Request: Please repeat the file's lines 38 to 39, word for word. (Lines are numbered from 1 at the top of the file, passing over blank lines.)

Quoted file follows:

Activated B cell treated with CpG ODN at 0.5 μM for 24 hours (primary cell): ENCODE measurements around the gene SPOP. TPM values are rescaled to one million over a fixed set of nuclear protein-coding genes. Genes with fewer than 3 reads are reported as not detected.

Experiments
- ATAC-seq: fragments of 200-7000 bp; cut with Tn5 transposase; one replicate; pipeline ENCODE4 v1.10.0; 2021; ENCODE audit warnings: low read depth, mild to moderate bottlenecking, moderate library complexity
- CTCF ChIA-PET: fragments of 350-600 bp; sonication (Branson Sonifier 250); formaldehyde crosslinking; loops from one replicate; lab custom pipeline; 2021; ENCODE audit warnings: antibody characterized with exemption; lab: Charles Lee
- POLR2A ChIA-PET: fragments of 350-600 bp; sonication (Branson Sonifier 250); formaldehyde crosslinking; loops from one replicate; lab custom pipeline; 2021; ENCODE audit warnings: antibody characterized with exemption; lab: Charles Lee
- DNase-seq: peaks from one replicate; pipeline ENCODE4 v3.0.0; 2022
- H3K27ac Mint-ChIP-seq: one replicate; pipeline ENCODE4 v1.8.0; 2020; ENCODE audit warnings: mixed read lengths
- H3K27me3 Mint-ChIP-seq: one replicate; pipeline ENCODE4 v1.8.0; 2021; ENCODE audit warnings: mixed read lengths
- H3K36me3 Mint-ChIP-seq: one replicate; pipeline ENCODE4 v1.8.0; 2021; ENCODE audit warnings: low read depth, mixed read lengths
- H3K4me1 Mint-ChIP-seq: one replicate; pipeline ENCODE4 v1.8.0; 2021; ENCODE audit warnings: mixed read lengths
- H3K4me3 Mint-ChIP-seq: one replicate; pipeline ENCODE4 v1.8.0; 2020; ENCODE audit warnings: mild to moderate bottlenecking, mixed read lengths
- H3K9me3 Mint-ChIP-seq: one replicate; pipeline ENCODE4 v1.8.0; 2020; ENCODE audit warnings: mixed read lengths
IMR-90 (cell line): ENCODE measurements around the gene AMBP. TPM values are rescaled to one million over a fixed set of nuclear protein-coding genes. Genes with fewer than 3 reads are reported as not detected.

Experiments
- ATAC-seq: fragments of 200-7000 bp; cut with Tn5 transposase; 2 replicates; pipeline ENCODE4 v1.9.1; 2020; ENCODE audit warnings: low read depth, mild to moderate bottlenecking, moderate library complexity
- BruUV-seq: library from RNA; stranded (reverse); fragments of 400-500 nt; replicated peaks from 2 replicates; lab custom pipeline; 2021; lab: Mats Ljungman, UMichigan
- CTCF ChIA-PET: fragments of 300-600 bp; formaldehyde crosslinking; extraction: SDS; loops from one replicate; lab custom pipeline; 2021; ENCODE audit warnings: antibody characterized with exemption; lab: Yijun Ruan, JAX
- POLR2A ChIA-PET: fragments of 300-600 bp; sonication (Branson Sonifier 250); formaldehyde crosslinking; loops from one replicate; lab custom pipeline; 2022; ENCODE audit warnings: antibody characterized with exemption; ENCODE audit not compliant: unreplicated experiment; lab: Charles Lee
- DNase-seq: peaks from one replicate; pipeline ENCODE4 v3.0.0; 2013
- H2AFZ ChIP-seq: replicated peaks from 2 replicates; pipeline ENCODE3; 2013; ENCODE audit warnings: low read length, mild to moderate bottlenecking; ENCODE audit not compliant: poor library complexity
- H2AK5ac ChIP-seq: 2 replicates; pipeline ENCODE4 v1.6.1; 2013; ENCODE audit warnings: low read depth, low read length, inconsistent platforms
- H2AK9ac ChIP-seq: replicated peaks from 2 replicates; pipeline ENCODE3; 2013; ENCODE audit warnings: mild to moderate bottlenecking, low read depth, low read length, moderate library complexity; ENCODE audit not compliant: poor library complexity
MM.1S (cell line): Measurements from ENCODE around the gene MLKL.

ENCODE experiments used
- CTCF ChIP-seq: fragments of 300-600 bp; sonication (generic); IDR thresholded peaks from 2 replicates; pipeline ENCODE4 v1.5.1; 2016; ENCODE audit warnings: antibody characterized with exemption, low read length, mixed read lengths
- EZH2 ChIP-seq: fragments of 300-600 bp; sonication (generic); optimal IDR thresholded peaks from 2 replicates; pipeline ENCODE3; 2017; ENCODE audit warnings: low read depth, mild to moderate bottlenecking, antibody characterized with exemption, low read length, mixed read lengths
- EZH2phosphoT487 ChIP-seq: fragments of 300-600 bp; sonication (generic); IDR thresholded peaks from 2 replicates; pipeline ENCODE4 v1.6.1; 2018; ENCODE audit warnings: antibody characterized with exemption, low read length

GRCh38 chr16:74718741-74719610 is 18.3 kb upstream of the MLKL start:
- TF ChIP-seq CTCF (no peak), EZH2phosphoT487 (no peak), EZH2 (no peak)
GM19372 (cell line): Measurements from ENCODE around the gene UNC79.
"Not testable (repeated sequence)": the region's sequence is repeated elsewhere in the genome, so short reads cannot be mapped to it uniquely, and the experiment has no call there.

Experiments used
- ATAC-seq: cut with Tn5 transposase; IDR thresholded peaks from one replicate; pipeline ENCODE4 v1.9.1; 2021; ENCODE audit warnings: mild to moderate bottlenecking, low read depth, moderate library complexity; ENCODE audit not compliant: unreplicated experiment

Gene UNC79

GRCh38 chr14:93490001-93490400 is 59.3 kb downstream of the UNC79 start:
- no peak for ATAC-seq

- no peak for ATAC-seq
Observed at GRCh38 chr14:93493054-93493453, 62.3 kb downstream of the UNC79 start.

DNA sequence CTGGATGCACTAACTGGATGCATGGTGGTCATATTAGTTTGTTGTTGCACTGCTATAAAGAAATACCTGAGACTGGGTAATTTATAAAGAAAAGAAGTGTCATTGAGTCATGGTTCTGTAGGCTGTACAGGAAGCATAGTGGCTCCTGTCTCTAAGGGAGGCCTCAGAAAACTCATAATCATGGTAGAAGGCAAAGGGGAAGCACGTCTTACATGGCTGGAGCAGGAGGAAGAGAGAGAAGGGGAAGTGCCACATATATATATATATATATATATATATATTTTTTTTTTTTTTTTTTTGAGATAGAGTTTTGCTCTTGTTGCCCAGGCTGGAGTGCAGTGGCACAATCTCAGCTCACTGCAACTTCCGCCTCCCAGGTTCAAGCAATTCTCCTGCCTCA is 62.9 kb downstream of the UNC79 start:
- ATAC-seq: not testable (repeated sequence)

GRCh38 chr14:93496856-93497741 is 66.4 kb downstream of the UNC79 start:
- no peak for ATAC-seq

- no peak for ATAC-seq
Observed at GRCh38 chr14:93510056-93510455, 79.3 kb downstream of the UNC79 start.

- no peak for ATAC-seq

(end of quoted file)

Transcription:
Observed at GRCh38 chr14:93493054-93493453, 62.3 kb downstream of the UNC79 start.

DNA sequence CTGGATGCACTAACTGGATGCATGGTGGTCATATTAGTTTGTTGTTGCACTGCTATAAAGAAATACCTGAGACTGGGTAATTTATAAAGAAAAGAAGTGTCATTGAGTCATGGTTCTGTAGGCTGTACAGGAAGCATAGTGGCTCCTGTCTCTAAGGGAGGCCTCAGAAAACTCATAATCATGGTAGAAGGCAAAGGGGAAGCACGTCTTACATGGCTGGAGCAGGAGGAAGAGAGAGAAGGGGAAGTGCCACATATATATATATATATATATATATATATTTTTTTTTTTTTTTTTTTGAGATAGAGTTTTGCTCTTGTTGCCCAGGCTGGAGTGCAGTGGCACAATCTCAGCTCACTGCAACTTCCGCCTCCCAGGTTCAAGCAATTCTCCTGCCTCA is 62.9 kb downstream of the UNC79 start: